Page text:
Evolutionary theory undermines both these theses. Let's start with the idea that we are made in the image of God. This is a problematic position after Darwin, even for those who still believe (or half-believe) in God. Given that the raw materials with which natural selection works are a product of random mutations and the random recombination of genes during sexual reproduction, and given also that evolutionary history is shaped by completely unpredictable events (like asteroids smashing into the planet, which is what wiped out the dinosaurs) - given these facts and the sheer randomness inherent in evolution, it becomes very difficult to believe that human beings were created in the image of God or in accordance with any pre-existing design. This undermines the image-of-God thesis.
Next, let's consider the rationality thesis: the idea that we are distinguished in some morally significant way from other animals by our possession of rationality. We now know that the ability to reason - the ability to work things out about the world - is not found only in humans. Certainly, we have a bigger helping of it than any other animal; however, it is clear that reason is distributed in differing degrees throughout the animal kingdom, and thus that the difference between us and other animals is one of degree rather than of kind. If people possess full rationality, then other apes and other animals possess at least partial rationality. (Note that it is easy to conceive of a more rational evolved being than Homo sapiens, and in relation to that being, we ourselves would only be partially rational.) So even if rationality did confer moral worth, we would still have no justification for allocating moral worth to all human beings but not to any other animal. We'd have to agree that some humans are more morally worthy than others because some are more rational than others, and that some nonhumans have some degree of moral worth.
There's a deeper problem, though. Even if we really were the only animal possessing rationality, it wouldn't matter because, from an evolutionary perspective, the capacity for reason is simply one adaptation among many millions that have evolved in the animal kingdom. We like to think that reason is the supreme adaptation; that rational animals deserve preferential treatment; and that nonhumans, because they don't have reason, have no intrinsic moral value. However, after Darwin, this is no different than, say, an elephant thinking that trunks are the supreme adaptation; that animals with trunks deserve preferential treatment; and that non-elephants, because they don't have trunks, have no intrinsic moral value. If we came across this view, we'd instantly dismiss it as an elephant-biased view of the world. However, the idea that reason is the supreme adaptation is an equally human-biased or anthropocentric view of the world. This undermines the rationality thesis.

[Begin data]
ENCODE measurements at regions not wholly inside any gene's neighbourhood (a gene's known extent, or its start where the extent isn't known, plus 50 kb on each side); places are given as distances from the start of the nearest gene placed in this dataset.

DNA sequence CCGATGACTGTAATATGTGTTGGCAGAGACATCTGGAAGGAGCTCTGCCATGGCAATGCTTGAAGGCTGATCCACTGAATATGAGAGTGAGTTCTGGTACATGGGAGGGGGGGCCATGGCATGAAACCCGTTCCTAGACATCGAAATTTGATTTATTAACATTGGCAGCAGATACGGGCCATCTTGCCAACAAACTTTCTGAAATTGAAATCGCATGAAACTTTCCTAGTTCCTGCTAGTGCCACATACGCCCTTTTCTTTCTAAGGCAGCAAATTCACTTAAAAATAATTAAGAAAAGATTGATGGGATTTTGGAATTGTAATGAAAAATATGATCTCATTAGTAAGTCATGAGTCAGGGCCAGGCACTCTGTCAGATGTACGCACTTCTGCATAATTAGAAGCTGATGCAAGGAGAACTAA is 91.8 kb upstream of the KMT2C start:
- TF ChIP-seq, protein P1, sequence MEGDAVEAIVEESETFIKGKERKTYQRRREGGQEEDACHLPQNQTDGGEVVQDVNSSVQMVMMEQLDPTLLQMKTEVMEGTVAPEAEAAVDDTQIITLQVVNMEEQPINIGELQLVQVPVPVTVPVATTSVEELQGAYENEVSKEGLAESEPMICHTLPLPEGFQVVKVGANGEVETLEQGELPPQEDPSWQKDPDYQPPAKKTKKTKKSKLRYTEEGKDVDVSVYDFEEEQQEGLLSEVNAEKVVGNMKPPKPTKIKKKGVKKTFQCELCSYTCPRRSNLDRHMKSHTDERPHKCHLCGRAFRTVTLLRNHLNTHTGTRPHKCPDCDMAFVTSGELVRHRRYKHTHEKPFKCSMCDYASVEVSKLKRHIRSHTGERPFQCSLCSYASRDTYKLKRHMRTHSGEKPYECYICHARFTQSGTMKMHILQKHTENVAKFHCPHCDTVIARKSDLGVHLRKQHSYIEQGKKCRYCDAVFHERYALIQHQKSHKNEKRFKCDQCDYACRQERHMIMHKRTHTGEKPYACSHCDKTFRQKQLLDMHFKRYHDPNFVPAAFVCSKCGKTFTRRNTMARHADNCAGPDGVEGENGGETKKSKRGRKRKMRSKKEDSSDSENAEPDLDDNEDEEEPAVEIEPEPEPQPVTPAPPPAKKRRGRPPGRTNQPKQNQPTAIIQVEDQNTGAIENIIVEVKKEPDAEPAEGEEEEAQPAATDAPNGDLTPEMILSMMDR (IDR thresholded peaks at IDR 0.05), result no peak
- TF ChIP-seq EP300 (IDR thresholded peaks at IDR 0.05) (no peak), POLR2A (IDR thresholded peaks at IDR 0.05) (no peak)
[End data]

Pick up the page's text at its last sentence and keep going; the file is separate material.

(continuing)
By undermining both the rationality thesis and the image-of-God thesis, the Darwinian worldview undermines the doctrine of human dignity. It leaves it without intellectual foundations. This has important implications for many key issues in ethics. The idea that human life, and human life alone, is infinitely valuable has impregnated the ethical systems of the world, especially those of the West. Although the doctrine of human dignity has its origins in the religious conception of humankind, it has woven its tendrils into our secular codes of ethics. It is implicit in the ethical beliefs of many who doubt or even reject the various religious accounts of human origins, and who believe that right and wrong exist independently of religion. Thus, even though we in the West live in a semi-post-Christian world, in which the image-of-God thesis and the rationality thesis are widely dismissed, the ethical attitudes they inspired linger on. But what happens to these attitudes when we really get to grips with the fact that the foundations of our traditional morality have eroded? This is the question I'll address in my next few posts. In the next, I'll discuss the contentious topics of suicide and euthanasia.